147 episodes

Sticky Notes is a classical music podcast for everyone, whether you are just getting interested in classical music for the first time, or if you've been listening to it and loving it all your life. Interviews with great artists, in depth looks at pieces in the repertoire, and both basic and deep dives into every era of music. Classical music is absolutely for everyone, so let's start listening!

Sticky Notes: The Classical Music Podcast Joshua Weilerstein

    • Music

Sticky Notes is a classical music podcast for everyone, whether you are just getting interested in classical music for the first time, or if you've been listening to it and loving it all your life. Interviews with great artists, in depth looks at pieces in the repertoire, and both basic and deep dives into every era of music. Classical music is absolutely for everyone, so let's start listening!

    Tchaikovsky Symphony No. 6, (Part 2)

    Tchaikovsky Symphony No. 6, (Part 2)

    It's at the end of the second movement of this symphony that it truly leaves convention, if it was ever there in the first place! Traditionally the 3rd movement of a symphony would either be a slow movement or a fast scherzo, and then the last movement is meant to be a rousing finale sending the audience home thrilled. Tchaikovsky writes a real scherzo, but then follows it with a slow movement of immense tragedy. We'll talk about these innovations, the theories surrounding Tchaikovsky's death, and more!

    • 39 min
    Season 6 Premiere: Tchaikovsky Symphony No. 6, Part 1

    Season 6 Premiere: Tchaikovsky Symphony No. 6, Part 1

    A bit of a preamble is necessary here: devotees of the podcast will know that I’ve already done an episode on Tchaikovsky 6. Looking back though, I realized that a short episode was just not nearly enough to go through all of the details behind this controversial and hotly debated piece. So, I decided to open the season with a real 2 part exploration of the work, because it remains such an unusual landmark in the symphonic landscape. This week we take a look at the first two movements of the symphony.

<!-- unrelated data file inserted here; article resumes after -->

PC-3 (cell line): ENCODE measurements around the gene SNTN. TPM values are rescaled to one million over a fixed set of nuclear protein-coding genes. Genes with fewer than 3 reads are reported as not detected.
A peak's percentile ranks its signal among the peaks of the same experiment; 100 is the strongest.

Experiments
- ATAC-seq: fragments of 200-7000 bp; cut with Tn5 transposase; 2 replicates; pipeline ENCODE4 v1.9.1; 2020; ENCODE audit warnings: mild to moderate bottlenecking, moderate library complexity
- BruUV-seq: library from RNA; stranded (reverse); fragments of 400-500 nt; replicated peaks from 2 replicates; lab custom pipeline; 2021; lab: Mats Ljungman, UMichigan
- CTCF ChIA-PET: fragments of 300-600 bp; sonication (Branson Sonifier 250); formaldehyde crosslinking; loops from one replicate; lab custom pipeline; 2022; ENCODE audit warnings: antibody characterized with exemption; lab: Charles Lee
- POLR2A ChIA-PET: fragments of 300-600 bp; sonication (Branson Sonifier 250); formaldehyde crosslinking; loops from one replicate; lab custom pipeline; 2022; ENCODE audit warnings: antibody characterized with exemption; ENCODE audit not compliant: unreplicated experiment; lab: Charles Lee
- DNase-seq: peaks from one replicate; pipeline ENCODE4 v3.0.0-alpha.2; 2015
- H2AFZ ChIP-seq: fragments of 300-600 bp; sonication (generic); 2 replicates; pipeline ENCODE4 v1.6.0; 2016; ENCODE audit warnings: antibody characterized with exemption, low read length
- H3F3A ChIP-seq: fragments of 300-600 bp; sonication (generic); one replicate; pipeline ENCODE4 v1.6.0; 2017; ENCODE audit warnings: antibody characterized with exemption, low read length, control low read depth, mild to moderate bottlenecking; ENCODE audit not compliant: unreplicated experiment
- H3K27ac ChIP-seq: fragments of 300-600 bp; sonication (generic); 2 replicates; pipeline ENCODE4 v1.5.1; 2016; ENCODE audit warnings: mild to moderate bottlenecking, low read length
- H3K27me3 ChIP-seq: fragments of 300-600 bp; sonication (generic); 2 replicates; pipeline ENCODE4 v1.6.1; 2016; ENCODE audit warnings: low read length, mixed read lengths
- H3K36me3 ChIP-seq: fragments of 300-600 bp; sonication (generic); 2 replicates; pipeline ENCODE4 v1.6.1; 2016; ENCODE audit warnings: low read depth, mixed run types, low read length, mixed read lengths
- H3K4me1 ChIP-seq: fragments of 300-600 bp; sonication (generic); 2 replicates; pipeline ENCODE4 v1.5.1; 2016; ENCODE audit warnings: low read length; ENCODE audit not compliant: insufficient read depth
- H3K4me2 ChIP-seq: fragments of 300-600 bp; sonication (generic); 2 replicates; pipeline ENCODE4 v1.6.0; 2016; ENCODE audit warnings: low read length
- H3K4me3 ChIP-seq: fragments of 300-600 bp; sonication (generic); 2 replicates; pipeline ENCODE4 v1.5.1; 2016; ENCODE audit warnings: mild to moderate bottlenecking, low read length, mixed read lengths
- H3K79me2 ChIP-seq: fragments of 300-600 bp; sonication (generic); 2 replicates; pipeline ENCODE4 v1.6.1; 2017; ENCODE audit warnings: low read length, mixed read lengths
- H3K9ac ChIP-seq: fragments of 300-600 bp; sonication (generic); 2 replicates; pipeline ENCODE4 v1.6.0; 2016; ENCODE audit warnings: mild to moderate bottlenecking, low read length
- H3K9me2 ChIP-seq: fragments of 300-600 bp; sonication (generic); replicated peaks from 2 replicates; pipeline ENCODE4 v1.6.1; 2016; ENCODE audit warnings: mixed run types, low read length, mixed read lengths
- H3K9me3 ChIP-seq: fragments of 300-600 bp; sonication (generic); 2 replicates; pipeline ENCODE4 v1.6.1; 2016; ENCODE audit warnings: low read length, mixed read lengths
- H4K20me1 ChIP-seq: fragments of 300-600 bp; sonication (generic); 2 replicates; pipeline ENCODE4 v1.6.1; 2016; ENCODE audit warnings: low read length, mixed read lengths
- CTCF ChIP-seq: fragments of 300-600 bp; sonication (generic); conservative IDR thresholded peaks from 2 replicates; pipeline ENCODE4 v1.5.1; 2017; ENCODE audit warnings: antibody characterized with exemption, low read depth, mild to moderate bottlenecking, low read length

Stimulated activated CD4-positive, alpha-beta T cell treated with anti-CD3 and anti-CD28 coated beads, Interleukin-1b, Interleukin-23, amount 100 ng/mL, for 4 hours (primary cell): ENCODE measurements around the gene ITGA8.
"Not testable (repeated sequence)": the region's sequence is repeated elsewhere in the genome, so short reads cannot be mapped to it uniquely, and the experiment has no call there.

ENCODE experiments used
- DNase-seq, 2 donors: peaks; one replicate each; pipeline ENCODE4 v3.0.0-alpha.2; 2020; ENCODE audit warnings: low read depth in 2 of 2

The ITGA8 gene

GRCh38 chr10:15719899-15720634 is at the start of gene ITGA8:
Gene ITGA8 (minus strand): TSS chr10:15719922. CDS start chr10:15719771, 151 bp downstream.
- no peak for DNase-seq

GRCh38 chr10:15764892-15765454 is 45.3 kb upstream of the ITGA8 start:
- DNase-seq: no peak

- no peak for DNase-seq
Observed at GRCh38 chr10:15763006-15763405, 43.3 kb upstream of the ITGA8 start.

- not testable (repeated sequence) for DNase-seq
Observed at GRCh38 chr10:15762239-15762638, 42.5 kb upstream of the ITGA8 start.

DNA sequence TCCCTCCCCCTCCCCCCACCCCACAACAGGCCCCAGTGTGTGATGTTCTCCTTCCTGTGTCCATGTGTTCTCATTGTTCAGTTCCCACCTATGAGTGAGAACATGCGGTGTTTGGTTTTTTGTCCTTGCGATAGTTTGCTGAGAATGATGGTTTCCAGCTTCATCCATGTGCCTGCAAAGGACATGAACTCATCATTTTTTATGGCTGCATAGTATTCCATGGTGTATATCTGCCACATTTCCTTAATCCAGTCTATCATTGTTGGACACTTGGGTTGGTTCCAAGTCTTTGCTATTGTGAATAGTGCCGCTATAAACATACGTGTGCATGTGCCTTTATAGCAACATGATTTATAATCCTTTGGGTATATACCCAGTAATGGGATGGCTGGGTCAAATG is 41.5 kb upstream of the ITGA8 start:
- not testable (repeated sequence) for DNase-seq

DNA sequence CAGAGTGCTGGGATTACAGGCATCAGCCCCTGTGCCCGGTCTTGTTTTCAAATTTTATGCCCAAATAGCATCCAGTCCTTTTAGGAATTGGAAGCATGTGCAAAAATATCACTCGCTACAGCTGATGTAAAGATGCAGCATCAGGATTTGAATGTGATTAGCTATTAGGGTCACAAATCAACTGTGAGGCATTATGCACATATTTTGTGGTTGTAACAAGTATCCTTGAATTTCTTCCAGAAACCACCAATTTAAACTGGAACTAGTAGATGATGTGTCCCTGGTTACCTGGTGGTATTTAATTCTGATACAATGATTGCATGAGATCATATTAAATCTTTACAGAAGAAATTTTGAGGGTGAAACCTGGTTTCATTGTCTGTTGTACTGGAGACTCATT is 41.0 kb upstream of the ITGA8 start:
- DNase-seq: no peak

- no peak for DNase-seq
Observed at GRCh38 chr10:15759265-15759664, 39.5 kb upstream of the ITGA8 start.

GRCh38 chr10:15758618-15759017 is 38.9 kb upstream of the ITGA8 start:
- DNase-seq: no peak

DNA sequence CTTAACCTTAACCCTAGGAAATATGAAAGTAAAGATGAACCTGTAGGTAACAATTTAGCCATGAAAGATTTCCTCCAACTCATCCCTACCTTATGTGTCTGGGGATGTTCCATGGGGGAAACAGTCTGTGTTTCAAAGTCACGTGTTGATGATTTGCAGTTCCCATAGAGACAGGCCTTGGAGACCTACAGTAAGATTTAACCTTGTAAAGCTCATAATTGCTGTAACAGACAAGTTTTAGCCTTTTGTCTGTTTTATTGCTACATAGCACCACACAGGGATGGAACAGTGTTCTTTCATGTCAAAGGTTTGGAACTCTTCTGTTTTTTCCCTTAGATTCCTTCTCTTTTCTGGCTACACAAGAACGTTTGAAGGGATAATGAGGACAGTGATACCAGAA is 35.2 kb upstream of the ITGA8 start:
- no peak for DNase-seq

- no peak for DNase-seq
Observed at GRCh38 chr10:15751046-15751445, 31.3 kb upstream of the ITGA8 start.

• 45 min
    What Does a Conductor Really Do? (Re-Broadcast)

    What Does a Conductor Really Do? (Re-Broadcast)

    One more week until Season 6! For now, let's look back at one more episode. People are often fascinated when I tell them what I do for a living. When it comes down to it, I always seem to get some kind of variation of the same question: "What does a conductor really do?" This week is all about answering this question, from the basic level, to the 30,000 feet level, all the way to the cosmic. Next week will be the debut of Season 6 - thanks for waiting and I can't wait to share it with you!

    • 47 min
    Tchaikovsky, The Nutcracker (Re-Broadcast)

    Tchaikovsky, The Nutcracker (Re-Broadcast)

    What is there to say about this ubiquitous holiday classic? Quite a lot, actually! This week's show will delve into the complicated process that brought the ballet to life, the not so successful premiere, and the brilliant and characteristic music that has made it such an enduring classic. This is episode is not meant only for adults, but also for parents to listen to with their children, nieces, and nephews, cousins, etc! Happy Holidays!

    • 40 min
    How to Understand and Enjoy Atonal Music(Re-Broadcast)

    How to Understand and Enjoy Atonal Music(Re-Broadcast)

    Since its first appearances in the early 1900s, atonal music has been one of the most polarizing topics in the classical music world. Some people believed that atonal music was the only way forward, while some thought that it would ruin music for good. Today, we're going to explore the roots of atonal music and then look at the 12 tone period and the brilliant music of Schoenberg, Berg, and Webern. If you're not a fan of atonal music, give it a chance this week. Let's open our ears and dive in together!

    • 54 min
    Bach Cello Suites (Re-Broadcast)

    Bach Cello Suites (Re-Broadcast)

    The Bach Cello Suites represent the apex of the path of every cellist. On this show, previously aired January 3, 2019, we go through the history of the Suites, including their disappearance, rediscovery, and now ubiquity. We'll then look at one movement from each of the Suites, comparing the wildly different approaches that cellists have taken since the first recordings appeared in 1939. You'll also learn what HIP means in the context of classical music. Thanks for listening!

    • 48 min

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